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At the top I was warned about the descent ahead of me. I prepared my fingers for a tough few minutes of braking hard and off we went. Most of it went smoothly, the hairpin bend on a 25% gradient was a particular highlight! But again, I survived! And we were rewarded with lunch at the bottom.

The route back to Hawes was much shorter, but the weather began to deteriorate. The glorious sunshine we’d been lucky enough to enjoy all weekend was soon smothered by clouds and mist, and wind picked up even more. From Kettlewell it was reasonably flat, with only one big hill to get over, Fleet Moss.

I was struggling on the “flat” parts of the approach, so I really couldn’t see myself making it up a small hill, let alone this monstrosity! A 16% bump came and went and I tackled it ok. After that it just became gradually steeper, about 250m of climbing over 4km, and I just kept pedalling away. James Crosbie was my beacon of joy at the top of every hill, but never as much as this in the gloomy mist that had completely engulfed the Dales. I’d made it all the way to the top without walking! I was elated! Now we just had to get down the other side…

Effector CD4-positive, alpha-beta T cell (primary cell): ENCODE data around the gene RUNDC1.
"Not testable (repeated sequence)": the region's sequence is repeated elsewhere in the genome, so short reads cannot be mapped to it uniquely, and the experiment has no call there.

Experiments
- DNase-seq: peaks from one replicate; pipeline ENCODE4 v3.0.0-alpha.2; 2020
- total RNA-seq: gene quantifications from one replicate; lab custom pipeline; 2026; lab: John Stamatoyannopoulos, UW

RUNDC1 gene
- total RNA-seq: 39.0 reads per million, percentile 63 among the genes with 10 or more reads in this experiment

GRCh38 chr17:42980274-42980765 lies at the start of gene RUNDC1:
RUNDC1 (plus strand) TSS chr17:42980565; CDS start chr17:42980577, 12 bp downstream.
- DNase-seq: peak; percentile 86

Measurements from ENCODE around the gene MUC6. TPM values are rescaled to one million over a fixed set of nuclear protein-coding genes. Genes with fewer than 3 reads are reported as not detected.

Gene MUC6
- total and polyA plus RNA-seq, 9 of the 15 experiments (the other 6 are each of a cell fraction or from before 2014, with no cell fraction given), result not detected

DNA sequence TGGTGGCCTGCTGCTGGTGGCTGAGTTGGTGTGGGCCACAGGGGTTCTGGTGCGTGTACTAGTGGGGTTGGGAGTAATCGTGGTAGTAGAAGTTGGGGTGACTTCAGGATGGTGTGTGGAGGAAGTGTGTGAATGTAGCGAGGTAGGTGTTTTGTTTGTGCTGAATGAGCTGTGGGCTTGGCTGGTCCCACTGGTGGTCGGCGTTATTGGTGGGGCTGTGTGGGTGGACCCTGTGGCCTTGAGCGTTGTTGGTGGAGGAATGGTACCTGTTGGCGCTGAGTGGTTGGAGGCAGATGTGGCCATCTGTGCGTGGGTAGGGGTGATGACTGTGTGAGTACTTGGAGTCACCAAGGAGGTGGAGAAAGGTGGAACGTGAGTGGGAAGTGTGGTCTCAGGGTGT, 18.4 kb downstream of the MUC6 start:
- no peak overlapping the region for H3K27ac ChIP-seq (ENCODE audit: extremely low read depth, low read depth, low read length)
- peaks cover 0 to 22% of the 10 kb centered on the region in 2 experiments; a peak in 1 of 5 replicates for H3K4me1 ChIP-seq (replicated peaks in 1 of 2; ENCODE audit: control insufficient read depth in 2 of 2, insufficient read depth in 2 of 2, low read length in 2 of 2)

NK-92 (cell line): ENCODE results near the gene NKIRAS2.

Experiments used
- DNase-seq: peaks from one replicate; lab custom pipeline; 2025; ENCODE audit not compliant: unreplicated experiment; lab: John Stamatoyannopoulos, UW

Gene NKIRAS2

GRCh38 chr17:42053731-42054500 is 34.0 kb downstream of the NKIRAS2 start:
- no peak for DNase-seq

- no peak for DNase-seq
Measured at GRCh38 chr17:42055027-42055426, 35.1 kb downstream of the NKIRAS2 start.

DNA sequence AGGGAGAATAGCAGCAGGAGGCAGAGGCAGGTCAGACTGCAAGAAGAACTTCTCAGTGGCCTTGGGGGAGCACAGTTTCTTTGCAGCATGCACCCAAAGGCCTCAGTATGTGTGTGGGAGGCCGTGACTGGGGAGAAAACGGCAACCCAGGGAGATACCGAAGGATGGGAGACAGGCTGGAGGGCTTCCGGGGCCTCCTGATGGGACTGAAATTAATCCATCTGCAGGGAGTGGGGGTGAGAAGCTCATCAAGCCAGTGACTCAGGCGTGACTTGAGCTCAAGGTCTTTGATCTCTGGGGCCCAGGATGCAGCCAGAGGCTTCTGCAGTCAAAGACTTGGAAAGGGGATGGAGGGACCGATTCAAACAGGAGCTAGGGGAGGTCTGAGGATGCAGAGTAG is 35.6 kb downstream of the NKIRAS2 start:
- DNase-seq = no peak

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This was probably the most terrifying descent of the weekend, purely because my hands were already worn out, so they just couldn’t hold the brakes any tighter. I reached 55kph with my brakes on as hard as I could squeeze. At one point I just had to let go and hope for the best as I couldn’t hold them any longer. The cross wind was blowing me all over the road, thank goodness very few cars were around.

It was a shame to end the weekend on a less enjoyable stretch, but the whole trip was a fantastic experience and I learnt so much about what I am able to push myself to do. It will certainly make all the local hills appear very tame indeed!